By a vote of 5-3, the majority held that the Federal Arbitration Act (FAA) does not permit courts to invalidate a contractual waiver of class arbitration on the ground that the plaintiff’s cost of individually arbitrating a federal statutory claim exceeds the potential recovery. The decision reinforced AT&T Mobility v. Concepcion, the controversial 2011 decision in which the Court ruled that the FAA pre-empts state laws prohibiting the waiver of class arbitration in consumer contracts.
The Facts of the Case
The dispute centered on an agreement between American Express Co. and a group of merchants who accept American Express cards. The contract requires all disputes to be resolved by arbitration and provides that there "shall be no right or authority for any Claims to be arbitrated on a class action basis." The merchants nonetheless filed a class action, claiming that petitioners violated the Sherman Act. American Express moved to compel individual arbitration under the FAA, but the merchants argued that the cost of expert analysis necessary to prove the antitrust claims would greatly exceed the maximum recovery for an individual plaintiff.
The Supreme Court’s Decision
The majority began its analysis by highlighting the overarching principle that arbitration is a matter of contract. Moreover, courts should strictly enforce such agreements absent a Congressional mandate that trumps the FAA.
The majority further rejected the "effective vindication" exception established in Mitsubishi Motors Corp. v. Soler Chrysler-Plymouth, Inc. As explained by Justice Antonin Scalia, “The exception comes from a desire to prevent ‘prospective waiver of a party's right to pursue statutory remedies’; but the fact that it is not worth the expense involved in proving a statutory remedy does not constitute the elimination of the right to pursue that remedy.”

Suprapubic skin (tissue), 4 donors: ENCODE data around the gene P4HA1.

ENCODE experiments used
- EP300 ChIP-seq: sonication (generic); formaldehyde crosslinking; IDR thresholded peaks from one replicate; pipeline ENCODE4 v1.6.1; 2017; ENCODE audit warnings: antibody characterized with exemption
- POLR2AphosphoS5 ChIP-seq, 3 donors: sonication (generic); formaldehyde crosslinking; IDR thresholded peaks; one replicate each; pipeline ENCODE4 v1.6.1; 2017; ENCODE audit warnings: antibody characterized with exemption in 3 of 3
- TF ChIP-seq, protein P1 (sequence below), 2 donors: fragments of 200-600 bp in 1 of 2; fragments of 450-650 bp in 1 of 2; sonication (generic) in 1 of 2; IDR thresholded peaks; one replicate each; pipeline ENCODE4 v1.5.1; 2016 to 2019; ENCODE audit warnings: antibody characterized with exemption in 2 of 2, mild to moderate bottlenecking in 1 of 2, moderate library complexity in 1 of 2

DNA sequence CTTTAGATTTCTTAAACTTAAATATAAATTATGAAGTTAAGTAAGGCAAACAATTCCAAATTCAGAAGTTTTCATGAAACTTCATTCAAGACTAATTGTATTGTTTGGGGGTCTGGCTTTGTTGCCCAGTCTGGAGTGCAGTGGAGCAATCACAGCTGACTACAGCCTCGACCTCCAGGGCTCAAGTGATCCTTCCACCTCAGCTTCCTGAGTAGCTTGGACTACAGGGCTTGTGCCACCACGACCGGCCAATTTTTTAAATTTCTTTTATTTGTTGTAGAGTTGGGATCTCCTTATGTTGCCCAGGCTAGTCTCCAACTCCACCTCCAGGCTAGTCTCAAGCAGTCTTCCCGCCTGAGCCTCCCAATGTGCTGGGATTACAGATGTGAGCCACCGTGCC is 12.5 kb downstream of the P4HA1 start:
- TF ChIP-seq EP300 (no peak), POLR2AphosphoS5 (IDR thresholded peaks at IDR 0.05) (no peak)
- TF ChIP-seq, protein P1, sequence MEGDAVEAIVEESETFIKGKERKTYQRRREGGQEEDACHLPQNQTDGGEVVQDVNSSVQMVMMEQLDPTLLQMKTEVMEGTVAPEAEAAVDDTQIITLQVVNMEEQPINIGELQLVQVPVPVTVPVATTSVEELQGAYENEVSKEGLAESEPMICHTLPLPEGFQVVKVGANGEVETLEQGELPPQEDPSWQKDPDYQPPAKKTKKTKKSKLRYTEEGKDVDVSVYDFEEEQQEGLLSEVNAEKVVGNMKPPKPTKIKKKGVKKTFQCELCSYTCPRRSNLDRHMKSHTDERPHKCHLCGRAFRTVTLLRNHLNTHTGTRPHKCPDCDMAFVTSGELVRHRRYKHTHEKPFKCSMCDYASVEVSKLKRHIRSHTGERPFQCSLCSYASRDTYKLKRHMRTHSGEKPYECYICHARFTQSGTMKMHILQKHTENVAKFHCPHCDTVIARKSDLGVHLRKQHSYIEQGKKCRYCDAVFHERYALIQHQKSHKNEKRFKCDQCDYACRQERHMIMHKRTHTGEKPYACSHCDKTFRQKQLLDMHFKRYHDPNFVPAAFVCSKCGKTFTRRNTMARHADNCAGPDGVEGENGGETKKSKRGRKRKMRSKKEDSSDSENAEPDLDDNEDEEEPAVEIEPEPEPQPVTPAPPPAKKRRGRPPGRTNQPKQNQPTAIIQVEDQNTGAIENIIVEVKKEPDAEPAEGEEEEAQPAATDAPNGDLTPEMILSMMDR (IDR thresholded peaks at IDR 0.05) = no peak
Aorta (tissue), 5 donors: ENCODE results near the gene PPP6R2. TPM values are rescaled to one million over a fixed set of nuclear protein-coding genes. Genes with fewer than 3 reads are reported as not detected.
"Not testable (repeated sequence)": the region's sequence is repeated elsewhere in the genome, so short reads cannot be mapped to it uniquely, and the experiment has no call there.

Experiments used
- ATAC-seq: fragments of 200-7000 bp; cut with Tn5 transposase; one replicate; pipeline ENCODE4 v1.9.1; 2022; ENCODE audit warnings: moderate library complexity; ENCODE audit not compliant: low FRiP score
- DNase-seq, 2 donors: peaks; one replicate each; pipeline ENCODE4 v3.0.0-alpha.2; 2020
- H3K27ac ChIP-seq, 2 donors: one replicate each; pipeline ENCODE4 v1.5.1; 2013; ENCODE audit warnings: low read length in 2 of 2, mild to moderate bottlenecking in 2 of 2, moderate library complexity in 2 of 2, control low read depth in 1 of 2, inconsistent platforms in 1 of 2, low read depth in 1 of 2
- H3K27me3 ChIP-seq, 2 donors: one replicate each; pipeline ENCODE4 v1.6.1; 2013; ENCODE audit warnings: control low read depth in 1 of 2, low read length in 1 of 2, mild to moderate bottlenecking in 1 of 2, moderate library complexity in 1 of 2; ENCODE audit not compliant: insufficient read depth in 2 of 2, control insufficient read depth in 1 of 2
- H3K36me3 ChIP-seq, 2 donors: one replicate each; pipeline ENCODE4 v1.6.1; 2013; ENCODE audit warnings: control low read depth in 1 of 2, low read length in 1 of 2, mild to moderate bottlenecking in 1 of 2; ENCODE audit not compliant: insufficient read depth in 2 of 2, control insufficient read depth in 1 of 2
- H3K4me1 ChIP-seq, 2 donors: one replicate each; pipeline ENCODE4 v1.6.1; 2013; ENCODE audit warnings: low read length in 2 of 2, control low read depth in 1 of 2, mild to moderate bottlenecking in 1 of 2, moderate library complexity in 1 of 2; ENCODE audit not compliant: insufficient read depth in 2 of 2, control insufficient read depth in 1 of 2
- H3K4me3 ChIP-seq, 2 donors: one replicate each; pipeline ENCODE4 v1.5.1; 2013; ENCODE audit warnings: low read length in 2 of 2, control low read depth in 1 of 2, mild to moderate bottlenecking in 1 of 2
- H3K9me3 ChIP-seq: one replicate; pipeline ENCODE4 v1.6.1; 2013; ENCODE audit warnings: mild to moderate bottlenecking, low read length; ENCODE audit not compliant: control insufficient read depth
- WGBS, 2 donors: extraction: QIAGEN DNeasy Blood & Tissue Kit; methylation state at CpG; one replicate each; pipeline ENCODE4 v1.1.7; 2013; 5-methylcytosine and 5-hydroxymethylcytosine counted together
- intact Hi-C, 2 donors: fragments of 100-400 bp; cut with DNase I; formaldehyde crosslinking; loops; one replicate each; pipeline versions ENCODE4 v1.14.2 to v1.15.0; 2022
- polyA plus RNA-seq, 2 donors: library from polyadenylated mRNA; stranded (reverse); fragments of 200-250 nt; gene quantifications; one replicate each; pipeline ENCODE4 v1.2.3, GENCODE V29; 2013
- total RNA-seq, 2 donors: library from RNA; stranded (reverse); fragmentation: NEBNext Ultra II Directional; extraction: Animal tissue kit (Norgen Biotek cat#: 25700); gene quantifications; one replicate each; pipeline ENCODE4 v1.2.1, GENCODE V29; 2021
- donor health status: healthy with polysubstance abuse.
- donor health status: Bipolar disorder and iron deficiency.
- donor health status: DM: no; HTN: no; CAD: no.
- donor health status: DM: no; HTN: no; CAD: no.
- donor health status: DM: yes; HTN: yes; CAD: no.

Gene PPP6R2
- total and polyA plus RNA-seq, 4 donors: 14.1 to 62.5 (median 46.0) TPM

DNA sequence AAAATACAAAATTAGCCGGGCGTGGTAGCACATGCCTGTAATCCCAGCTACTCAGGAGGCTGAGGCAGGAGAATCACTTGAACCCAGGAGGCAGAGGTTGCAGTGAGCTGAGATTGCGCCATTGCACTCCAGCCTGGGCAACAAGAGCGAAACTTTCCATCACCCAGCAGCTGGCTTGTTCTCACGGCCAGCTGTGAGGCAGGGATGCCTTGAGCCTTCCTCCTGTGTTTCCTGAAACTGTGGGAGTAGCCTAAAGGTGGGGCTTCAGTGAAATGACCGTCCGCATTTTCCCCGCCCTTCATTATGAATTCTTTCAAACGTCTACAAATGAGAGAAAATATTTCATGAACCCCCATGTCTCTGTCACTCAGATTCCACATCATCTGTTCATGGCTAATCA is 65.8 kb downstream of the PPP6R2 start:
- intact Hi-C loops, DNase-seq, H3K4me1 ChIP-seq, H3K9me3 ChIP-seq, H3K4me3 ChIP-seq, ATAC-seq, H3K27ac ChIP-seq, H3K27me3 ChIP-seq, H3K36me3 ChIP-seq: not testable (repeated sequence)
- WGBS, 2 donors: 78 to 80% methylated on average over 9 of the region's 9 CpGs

“AT&T Mobility LLC v. Concepcion all but resolves this case,” the majority further explained. “There, in finding that a law that conditioned enforcement of arbitration on the availability of class procedure interfered with fundamental arbitration attributes, the Court specifically rejected the argument that class arbitration was necessary to prosecute claims ‘that might otherwise slip through the legal system.’”
The Real World Implications
The practical result is that arbitration provisions waiving class action will be enforced regardless of whether or not individual action is too expensive or inconvenient. The only way to avoid such a provision is to invalidate the agreement as unconscionable or otherwise unenforceable under state law, which is generally an uphill battle.